Entering Into Force On 1 July 2016, The French Draft Law On ‘Health Class Actions' Will Bring With It More Complexity And Legal Uncertainty

Author:Ms Marie Albertini
Profession:Reed Smith (Worldwide)
 
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Billed as a "major step forward for democracy" by the French Minister of Health, the French draft law on 'health class actions', adopted on 17 December 2015, enters into force on 1 July 2016. But it is an unsuitable means to compensate for personal injury. Its complexity denies patients the speedy and efficient justice promised and it creates legal uncertainty for professionals, whether they are practitioners or health care manufacturers.

The 486 approved associations of users of the health system may take legal action for the same or similar damages suffered by users of the health system based on the breach by a producer or supplier of a health product (drugs, contraceptives, contact lenses, cosmetics, etc.) or a service using one of these health products.

The action will be rolled out in two phases. In the first, the court will determine, inter alia, the liability of the professional for "personal injuries which may be compensated for" and the notice measures to inform persons who may have suffered personal injuries as a result of the breach.

Long and uncertain proceedings for users

During this first phase, three factors will significantly slow down proceedings. Recourse to medical and scientific experts to establish whether the breach is attributable to the professional from whom liability is sought will be systematic. The notice measures will only occur after all appeals have been exhausted. The time limitation set by the court to join the class as a user could be anywhere between six months and five years.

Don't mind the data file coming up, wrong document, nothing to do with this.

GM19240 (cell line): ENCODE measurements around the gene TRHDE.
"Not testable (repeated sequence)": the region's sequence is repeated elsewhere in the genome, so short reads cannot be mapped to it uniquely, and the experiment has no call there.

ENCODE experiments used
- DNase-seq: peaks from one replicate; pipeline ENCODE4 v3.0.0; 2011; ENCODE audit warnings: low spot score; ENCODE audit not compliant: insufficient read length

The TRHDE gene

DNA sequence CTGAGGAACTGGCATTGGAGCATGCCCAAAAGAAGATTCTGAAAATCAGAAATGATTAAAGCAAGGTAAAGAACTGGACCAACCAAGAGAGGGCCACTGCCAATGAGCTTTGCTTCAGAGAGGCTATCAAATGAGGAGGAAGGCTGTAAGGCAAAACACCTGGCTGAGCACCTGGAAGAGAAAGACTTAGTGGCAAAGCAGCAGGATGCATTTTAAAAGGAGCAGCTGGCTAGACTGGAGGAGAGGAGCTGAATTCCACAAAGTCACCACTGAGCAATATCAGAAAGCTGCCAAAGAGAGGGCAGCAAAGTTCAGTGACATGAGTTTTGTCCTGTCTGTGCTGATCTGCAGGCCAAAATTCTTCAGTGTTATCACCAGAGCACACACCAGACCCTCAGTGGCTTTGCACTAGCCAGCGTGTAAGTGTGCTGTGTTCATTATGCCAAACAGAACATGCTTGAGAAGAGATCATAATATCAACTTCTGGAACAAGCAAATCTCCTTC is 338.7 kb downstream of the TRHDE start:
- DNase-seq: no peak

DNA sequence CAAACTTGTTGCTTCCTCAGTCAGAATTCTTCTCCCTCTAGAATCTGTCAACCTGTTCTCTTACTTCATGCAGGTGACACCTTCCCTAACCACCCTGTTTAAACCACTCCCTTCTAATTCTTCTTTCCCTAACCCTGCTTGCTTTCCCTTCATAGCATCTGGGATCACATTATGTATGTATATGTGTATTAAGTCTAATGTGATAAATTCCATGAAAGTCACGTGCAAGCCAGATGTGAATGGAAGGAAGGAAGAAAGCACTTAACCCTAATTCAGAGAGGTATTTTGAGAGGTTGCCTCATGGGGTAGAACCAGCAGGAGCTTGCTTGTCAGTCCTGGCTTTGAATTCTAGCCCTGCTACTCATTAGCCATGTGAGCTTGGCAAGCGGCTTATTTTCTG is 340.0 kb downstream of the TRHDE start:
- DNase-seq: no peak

In plain language, five to ten years will elapse before the second phase - compensation - can even start. During this second phase, users will make their claims for compensation known to the professional held liable. In the event the practitioner or health care manufacturer refuses to compensate the user, individual legal action will have to be brought.

This stage will require a new court-ordered appraisal to, on the one hand, establish that the user's personal injury is attributable to the health product in dispute in accordance with the judgment rendered on liability and, on the other, to assess damages. If we exclude any appeals the professional might bring, about two years will be needed to obtain an enforceable compensation award.

In total, about seven years may elapse before a health class action reaches its conclusion.

Legal and financial uncertainty for professionals

The Public Health Code does not provide an...

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